BY KATIE - MYGREENPOD, 02 December '16
Count this woolly plug among your energy-saving devices if you’ve got an open chimney
Sally Phillips used to work as an ecologist specialising in bat and owl surveys. ‘It was interesting work that took me to lots of gorgeous rural parts of Cumbria’, Sally told us, ‘and it has been nice to start working with bats and wildlife again on a voluntary basis.’
While working as a volunteer, Sally received countless calls from people who had a bat flying around the house; all the doors and windows were closed, so the only way the bat could have got in was down the chimney.
‘This made me aware of how many open chimneys there are’, Sally explains; ‘it’s like having a window open all the time. I’ve always had an interest in environmental issues and it seemed to be a problem that so many homes with open chimneys were wasting household heat.’
A NEW INVENTION
The problem Sally spotted is no small one: research by the University of Liverpool reveals a surprising 4% of a home’s heat is lost through the chimney, and that insulating it would be a more effective measure than floor or hot water tank insulation.
At this time of year chimney insulation is one of the most cost-effective means of saving energy and making the home more comfortable.
Sally’s solution was to invent the Chimney Sheep, a novel device that bungs the chimney with felted sheep wool, preventing heat loss and reducing cold draughts.
‘Loft insulation wool was too soft and loose’, Sally tells us. ‘I needed the wool to be firm enough to hold itself in place but soft enough to compress and fit a range of flue shapes and sizes.’
Sally’s ecology work took her to lots of farms where wool is virtually a waste product, especially the wiry Herdwick wool that turned out to have the ideal properties for the Chimney Sheep. Wool has natural insulation properties and it’s a more sustainable option than mineral wool insulation, so it seemed the obvious material for Sally to use.
Though it’s extremely low-tech, a lot of work has gone into making the Chimney Sheep as simple as possible. It consists of a double layer of thick felted Herdwick wool on a handle, which is pushed into the throat of the chimney – the narrow bit just above the fireplace. Because the ‘sheep’ is a bit bigger than the opening, it grips the sides and holds itself in place, preventing nearly 95% of airflow up the chimney.
‘Chimneys are designed to draw air out of the building and they keep on working all the time – not just when the fire is lit’, Sally explains. ‘Over 40 cubic metres of air is drawn up the chimney per hour, equating to a loss of around 4% of household heat. As well as the warm air being lost, cold air is pulled in from around doors and windows to replace it, causing the cold draughts that we feel. Blocking the chimney with a Chimney Sheep will significantly reduce a lot of other draughts around the house.’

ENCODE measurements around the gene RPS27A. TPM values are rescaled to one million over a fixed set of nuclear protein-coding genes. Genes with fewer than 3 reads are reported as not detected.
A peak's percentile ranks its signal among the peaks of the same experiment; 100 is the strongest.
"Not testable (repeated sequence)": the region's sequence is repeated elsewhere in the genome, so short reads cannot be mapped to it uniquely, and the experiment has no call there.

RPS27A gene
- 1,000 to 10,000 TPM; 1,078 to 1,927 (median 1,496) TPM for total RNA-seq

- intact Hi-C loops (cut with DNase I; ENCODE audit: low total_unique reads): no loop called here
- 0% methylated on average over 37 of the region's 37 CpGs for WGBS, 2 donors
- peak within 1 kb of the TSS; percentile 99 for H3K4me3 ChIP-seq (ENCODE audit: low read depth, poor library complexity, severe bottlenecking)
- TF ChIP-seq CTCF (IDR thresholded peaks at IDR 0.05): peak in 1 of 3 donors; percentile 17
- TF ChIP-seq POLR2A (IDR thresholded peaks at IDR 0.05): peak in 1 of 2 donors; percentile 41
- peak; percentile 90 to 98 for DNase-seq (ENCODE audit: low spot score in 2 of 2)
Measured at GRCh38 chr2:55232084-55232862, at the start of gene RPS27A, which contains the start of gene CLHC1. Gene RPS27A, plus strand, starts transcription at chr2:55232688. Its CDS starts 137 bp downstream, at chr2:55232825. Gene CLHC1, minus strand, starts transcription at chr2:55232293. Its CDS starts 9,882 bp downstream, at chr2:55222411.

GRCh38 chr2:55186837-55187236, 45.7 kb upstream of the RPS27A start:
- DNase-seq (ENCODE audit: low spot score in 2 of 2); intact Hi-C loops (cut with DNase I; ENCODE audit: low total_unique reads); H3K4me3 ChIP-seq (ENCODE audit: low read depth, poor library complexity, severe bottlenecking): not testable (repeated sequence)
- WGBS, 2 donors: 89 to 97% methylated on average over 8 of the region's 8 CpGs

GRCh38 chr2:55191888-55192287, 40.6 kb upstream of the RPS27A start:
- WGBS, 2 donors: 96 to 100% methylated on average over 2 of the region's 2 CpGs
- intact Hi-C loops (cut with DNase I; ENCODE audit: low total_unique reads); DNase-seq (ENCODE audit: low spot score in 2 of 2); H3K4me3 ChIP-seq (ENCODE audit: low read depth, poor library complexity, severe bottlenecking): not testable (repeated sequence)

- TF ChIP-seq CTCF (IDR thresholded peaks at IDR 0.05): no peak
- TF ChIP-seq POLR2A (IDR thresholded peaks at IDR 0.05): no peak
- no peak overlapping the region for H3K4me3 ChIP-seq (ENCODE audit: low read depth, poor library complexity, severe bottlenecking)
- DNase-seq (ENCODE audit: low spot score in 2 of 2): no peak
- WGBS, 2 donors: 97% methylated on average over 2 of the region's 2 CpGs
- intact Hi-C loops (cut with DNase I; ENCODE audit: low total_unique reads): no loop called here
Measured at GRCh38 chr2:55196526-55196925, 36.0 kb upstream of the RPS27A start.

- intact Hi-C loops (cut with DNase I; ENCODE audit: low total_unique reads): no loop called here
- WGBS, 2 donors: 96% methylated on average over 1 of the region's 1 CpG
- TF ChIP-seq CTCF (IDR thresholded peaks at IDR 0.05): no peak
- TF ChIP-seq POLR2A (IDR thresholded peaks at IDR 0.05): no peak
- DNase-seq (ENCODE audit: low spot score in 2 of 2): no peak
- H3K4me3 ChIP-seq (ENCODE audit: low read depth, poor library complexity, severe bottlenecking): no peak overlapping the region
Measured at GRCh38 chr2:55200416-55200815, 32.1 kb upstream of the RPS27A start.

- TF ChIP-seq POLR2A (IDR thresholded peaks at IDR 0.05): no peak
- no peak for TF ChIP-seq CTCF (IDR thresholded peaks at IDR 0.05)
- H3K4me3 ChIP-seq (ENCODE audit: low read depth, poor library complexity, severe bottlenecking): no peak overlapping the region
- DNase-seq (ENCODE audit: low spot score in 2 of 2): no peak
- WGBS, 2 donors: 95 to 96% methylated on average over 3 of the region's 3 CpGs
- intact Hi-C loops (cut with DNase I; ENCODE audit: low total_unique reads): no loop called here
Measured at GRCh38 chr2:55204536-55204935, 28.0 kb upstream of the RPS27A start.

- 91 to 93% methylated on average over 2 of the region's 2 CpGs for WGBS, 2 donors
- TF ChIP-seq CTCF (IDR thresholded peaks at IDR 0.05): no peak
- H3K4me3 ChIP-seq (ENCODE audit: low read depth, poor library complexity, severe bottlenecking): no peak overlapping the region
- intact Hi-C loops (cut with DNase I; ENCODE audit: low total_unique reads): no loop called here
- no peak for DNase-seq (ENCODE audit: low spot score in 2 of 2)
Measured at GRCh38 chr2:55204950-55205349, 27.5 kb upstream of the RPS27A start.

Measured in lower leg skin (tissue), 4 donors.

Chimneys vary to such an extent that nine different sizes of Chimney Sheep have been developed; the cheapest is £16 while the most popular sizes cost £21, £28 and £34. ‘We also make much bigger ones for £52.50 and £65’, Sally says. ‘This largest size is 35 by 90cm – more like blocking a door than a window! If you consider that the Chimney Sheep will save 4% off the heating bill, then it should pay for itself in 6-12 months.’
With so many benefits for householders and the environment, why has chimney draught exclusion been largely ignored by the energy saving industry? ‘I don’t know!’, Sally confesses. ‘It is such an easy way of saving energy. It’s estimated that there are over 11 million homes in the UK with open chimneys, and if every one of these fitted a Chimney Sheep we’d reduce the nation’s annual carbon output by around 1%.’
Sally believes the silence on chimney insulation may be down to the fact there hasn’t been an approved product on the market. ‘Taking the product mainstream is an expensive, time-consuming and complicated process’, Sally tells us, ‘and we’re still not there yet.’
All insulation and draught exclusion products have values calculated in SAP, the mechanism used to calculate Energy Performance Certificates in properties. Because the Chimney Sheep is a removable device, its energy savings can’t be calculated in SAP – meaning Sally had to commission BSRIA to develop a method for calculating the Chimney Sheep’s energy savings.
‘This sounds simple but it actually became really complicated’, Sally says. ‘The amount of energy it saves depends on how much air is lost up the chimney, and this depends on variables such as the diameter and height of the chimney, how permeable the property is, the type of heating the property uses, where in the country the property is located… We had to develop a formula that accounted for all these factors and that worked in different property types, which took a lot longer than expected.’
The other problem Sally has encountered is that, because the Chimney Sheep’s made of natural materials, additional tests had to be commissioned to demonstrate how effective it is. ‘BBA, the body that approves products for the building trade, needed to be reassured that the product would be consistent from batch to batch. We are happy to demonstrate this as we are proud of the Chimney Sheep and we want it to stand up to robust scrutiny – but it has been another hurdle to overcome.’
The next goals for Sally are to get Chimney Sheep endorsed by the Energy Savings Trust and to make sure it’s adopted by more housing associations. ‘We have worked with a few so far, with positive results, but the Chimney Sheep is a cost-effective means for tenants to save money on their heating bills so we are hoping to develop these relationships further.’